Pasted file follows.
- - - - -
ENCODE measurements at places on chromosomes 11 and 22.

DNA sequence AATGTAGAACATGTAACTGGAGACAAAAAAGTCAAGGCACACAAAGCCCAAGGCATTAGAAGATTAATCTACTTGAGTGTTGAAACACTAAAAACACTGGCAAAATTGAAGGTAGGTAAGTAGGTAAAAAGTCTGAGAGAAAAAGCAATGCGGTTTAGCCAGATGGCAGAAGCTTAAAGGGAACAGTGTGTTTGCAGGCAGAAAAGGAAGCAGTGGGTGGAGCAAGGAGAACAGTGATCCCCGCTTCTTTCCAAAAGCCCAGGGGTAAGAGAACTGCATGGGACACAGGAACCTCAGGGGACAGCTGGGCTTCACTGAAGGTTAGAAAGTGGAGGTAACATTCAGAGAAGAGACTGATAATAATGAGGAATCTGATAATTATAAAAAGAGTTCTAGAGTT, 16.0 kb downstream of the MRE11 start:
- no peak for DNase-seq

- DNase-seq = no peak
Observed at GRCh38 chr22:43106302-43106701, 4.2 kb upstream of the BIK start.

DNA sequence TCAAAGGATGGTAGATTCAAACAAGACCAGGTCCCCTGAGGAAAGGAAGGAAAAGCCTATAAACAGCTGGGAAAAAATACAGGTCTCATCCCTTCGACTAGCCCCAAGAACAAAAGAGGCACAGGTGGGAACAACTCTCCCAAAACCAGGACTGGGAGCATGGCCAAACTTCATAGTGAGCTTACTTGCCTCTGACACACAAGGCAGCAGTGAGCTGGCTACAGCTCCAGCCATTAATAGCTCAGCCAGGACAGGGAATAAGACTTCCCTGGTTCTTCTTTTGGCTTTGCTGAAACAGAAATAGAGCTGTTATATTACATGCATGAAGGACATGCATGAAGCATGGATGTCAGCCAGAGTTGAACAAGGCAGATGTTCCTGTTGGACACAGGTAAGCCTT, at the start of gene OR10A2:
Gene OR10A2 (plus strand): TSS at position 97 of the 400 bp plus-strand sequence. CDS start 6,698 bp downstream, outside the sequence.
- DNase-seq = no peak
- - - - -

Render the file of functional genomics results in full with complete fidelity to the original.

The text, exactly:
ENCODE measurements at places on chromosomes 11 and 22.

DNA sequence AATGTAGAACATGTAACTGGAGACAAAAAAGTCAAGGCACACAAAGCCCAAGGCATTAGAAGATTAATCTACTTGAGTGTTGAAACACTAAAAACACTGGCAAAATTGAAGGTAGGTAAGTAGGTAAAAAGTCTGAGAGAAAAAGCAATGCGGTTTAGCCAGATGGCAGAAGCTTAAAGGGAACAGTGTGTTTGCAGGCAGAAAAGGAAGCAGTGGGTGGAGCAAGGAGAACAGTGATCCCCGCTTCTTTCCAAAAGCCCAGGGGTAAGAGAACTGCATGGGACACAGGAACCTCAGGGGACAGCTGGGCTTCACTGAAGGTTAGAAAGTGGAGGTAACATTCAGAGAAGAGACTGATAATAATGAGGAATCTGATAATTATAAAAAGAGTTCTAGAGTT, 16.0 kb downstream of the MRE11 start:
- no peak for DNase-seq

- DNase-seq = no peak
Observed at GRCh38 chr22:43106302-43106701, 4.2 kb upstream of the BIK start.

DNA sequence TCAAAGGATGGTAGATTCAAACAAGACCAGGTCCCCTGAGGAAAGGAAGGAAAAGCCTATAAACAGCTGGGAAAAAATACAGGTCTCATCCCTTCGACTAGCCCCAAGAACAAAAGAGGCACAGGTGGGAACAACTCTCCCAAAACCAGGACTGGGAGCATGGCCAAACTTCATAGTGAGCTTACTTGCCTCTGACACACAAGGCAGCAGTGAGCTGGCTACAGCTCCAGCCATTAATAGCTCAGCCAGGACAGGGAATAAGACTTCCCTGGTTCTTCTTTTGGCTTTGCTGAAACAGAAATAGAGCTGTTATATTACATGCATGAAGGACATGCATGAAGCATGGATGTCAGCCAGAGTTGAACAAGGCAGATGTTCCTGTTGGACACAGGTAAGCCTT, at the start of gene OR10A2:
Gene OR10A2 (plus strand): TSS at position 97 of the 400 bp plus-strand sequence. CDS start 6,698 bp downstream, outside the sequence.
- DNase-seq = no peak